This two main differences (always λ=1, temperature of the catalytic converter) between gasoline and natural gas engines leads to other requirements for catalytic converters for natural gas engines, mainly regarding precious metal loading, oxygen storage capacity and placement.
The concept used in the Clean Engine Vehicle project consisted of a new pre-catalytic converter with a higher precious metal loading and the standard main catalyst.

Final Results

A CO2-reduction of 31%, compared to a gasoline vehicle with similar performance could be demonstrated in the European driving cycle.

Fig
Fig.2: CO2-reduction path – targets and measured values

The main CO2 advantage of about 20 % is given by the conversion to natural gas operation. The increase in the compression ratio and the realization of the downsizing concept resulted in a further CO2 reduction of about 10%.
The following tables show the final CO, T.HC, NMHC and NOx emissions compared with those of the gasoline engine in the NEDC and FTP-75 cycle.

Fig
Fig.3: Exhaust emissions in the NEDC
Fig
Fig.4: Exhaust emissions in the FTP-75 cycle (SULEV)

Conclusion

Natural gas as a fuel has the potential to reduce environmental impact significantly and to increase powertrain efficiency, if appropriate technology is used.
Enhanced natural gas technology does not show the typical conflict of aims between CO2 emissions and pollutants as many gasoline and diesel technologies do.
The technologies needed for clean natural gas vehicles are available on the market. Similar CO2 emission and pollutant levels are achievable with gasoline and diesel vehicles, but only at much higher costs.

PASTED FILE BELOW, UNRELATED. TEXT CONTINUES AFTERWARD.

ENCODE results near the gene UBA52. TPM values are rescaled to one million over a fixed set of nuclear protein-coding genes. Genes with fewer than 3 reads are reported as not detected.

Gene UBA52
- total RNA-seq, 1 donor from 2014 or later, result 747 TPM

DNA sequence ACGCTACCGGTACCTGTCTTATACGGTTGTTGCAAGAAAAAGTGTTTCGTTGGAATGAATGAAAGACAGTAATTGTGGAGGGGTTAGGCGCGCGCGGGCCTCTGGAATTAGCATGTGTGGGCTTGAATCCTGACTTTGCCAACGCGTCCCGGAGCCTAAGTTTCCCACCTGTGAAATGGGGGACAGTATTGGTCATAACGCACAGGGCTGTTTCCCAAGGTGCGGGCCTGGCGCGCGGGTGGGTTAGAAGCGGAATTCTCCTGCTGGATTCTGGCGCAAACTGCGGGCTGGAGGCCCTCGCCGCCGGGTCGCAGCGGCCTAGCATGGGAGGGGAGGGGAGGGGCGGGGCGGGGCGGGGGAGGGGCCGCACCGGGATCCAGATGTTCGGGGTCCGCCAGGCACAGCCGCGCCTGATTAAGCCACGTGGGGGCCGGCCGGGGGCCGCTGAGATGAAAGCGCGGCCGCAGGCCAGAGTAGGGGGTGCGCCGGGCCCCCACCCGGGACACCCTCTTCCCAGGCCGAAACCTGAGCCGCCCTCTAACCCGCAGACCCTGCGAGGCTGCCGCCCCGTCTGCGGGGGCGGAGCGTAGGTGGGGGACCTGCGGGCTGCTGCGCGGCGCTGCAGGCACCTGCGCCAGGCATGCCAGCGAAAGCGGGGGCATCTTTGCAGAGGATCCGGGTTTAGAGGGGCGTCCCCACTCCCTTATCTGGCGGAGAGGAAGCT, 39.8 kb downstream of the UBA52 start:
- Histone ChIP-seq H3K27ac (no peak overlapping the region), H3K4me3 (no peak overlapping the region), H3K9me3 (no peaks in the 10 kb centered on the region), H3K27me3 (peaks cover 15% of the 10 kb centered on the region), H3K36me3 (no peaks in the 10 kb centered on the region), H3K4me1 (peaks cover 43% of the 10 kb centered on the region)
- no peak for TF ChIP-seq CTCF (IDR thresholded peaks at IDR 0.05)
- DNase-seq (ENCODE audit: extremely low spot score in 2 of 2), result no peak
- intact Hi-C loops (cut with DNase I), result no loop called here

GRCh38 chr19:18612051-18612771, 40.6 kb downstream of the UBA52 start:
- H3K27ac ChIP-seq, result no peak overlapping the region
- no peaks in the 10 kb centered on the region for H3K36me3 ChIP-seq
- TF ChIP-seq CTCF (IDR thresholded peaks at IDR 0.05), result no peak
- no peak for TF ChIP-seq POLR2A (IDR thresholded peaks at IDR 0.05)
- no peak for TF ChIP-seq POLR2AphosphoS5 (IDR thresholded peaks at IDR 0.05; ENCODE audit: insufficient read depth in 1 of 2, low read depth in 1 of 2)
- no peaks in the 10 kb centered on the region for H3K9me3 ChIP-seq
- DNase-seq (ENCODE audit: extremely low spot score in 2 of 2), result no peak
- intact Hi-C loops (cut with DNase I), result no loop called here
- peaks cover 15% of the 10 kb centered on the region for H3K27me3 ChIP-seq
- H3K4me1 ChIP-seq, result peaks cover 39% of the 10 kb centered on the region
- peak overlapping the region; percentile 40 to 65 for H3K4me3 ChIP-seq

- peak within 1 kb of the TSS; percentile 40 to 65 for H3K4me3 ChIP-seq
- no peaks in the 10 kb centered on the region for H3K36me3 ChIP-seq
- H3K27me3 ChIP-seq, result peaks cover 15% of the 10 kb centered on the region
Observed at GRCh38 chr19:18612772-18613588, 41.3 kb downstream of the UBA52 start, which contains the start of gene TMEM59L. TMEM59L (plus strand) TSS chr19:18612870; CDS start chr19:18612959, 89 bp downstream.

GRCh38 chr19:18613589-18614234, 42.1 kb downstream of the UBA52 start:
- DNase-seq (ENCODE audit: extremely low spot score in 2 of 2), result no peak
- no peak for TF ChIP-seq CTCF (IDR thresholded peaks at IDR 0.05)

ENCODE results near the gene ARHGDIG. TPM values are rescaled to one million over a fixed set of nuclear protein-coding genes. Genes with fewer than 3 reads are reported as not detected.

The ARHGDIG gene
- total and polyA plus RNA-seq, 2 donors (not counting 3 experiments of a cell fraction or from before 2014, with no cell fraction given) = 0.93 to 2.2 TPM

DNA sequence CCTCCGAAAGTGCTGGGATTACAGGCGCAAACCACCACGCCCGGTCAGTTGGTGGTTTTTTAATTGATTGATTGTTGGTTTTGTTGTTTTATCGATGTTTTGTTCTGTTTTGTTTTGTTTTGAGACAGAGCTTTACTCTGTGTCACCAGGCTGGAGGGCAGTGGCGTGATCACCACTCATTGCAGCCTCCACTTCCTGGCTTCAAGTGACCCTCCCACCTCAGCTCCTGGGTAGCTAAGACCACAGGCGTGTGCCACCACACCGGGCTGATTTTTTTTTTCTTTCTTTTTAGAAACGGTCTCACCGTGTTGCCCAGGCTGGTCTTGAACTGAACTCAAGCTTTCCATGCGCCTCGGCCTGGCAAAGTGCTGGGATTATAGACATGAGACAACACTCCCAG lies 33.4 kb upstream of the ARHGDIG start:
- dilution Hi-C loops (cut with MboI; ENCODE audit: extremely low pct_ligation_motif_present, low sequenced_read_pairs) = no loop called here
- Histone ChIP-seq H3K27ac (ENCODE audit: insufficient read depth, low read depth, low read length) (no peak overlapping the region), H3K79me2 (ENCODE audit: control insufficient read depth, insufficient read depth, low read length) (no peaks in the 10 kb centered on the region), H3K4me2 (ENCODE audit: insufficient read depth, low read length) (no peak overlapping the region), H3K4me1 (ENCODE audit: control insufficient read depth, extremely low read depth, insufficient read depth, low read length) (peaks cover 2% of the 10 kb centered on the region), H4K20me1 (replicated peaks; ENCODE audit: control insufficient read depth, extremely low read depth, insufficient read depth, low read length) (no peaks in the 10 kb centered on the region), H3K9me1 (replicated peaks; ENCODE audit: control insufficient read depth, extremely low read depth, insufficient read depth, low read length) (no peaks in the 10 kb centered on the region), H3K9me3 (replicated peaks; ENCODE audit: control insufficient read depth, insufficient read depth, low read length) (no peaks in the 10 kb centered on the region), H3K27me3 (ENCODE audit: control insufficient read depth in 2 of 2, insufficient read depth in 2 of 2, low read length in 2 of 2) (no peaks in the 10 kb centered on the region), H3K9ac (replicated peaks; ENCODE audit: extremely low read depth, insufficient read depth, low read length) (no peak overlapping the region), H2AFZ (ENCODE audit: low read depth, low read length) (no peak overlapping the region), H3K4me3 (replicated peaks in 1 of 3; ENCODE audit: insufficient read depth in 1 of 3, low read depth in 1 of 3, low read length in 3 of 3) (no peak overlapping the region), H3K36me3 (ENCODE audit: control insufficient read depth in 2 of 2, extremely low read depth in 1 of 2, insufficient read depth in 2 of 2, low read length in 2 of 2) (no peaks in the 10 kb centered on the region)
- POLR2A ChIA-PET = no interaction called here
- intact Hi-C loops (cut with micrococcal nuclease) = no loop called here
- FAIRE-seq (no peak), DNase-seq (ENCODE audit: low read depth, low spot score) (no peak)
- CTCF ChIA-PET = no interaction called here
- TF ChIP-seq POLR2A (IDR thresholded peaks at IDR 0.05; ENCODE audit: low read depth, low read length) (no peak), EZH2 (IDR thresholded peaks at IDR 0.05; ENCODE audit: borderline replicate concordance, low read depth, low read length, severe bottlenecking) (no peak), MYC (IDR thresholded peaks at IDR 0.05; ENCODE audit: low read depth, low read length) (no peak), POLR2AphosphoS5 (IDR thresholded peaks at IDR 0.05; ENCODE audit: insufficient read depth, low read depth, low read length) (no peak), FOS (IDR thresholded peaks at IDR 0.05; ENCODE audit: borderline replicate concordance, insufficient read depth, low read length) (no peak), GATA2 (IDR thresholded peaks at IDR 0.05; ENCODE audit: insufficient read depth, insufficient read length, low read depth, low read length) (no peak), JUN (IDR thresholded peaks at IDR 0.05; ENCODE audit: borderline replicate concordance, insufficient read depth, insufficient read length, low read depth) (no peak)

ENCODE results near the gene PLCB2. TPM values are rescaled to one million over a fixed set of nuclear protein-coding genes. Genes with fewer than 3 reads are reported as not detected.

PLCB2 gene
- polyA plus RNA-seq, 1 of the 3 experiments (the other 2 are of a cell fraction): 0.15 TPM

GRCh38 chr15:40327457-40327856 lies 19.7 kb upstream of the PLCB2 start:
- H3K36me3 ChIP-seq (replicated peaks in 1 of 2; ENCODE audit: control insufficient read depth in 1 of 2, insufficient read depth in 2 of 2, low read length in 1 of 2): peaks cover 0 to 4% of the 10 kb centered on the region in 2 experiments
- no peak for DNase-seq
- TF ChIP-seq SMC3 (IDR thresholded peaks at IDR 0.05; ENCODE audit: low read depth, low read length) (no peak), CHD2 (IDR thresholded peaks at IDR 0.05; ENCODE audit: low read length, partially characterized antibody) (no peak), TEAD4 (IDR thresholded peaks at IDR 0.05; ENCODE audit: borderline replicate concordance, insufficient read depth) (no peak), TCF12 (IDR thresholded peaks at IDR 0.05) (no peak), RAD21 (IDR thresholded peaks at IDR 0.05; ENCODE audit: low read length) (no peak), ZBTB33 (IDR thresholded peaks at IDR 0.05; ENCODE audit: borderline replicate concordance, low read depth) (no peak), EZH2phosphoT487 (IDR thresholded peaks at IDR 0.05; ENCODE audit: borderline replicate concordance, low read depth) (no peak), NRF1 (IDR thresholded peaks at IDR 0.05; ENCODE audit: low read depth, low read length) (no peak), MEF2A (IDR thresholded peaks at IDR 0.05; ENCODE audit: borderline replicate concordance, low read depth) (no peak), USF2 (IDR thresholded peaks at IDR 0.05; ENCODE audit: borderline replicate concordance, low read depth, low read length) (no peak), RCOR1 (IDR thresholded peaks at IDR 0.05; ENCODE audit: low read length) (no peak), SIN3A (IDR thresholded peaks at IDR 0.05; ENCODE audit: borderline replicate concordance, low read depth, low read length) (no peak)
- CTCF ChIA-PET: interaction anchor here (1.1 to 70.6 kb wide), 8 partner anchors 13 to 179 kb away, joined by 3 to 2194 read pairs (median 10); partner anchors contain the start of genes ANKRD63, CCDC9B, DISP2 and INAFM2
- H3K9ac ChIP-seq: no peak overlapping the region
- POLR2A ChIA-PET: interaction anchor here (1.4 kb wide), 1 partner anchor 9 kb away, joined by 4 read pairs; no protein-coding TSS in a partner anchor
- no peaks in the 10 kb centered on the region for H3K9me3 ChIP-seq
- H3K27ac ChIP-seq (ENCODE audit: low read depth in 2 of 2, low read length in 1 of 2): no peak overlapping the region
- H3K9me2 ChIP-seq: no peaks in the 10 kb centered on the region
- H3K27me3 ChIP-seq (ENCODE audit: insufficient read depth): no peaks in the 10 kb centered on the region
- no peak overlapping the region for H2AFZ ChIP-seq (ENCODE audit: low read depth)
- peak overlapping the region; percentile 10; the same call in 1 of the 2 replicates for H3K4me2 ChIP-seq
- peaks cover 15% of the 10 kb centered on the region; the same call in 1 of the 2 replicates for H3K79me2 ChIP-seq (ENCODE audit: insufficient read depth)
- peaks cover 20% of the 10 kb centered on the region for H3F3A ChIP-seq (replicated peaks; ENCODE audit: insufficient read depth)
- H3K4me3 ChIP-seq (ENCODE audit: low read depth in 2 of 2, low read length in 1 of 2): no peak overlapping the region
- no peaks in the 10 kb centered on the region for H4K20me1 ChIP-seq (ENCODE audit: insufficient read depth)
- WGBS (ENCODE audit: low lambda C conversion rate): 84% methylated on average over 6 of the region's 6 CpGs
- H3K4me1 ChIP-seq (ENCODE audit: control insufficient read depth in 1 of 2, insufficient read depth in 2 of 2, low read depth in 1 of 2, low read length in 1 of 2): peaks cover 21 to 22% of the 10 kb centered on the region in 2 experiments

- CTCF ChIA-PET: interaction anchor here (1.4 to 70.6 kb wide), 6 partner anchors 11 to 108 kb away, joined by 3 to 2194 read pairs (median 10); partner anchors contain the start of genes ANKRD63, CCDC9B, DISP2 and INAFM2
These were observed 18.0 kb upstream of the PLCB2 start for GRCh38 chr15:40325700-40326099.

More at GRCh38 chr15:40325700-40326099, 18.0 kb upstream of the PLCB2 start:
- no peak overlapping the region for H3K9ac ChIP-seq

The emission reduction of natural gas vehicles compared with gasoline and diesel vehicles is even higher in real-world cycles than in the official cycles, because natural gas engines are always operated at a stoichiometric air to fuel ratio and the load in real world cycles is typically higher, resulting in higher catalyst temperatures.
While the SULEV regulations consider the different impact of the hydrocarbons regarding their ozone forming potential, the European regulations for passenger cars do not distinguish. A separation of CH4 and NMHC in the European passenger car regulations, as is already done for heavy duty applications, would simplify the development of natural gas vehicles without a significant ecological disadvantage.
The durability of the catalytic converter was not part of the current project, but will be investigated in a subsequent project.

 

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© 2014 ETH Zurich | Imprint | Disclaimer | 22 October 2010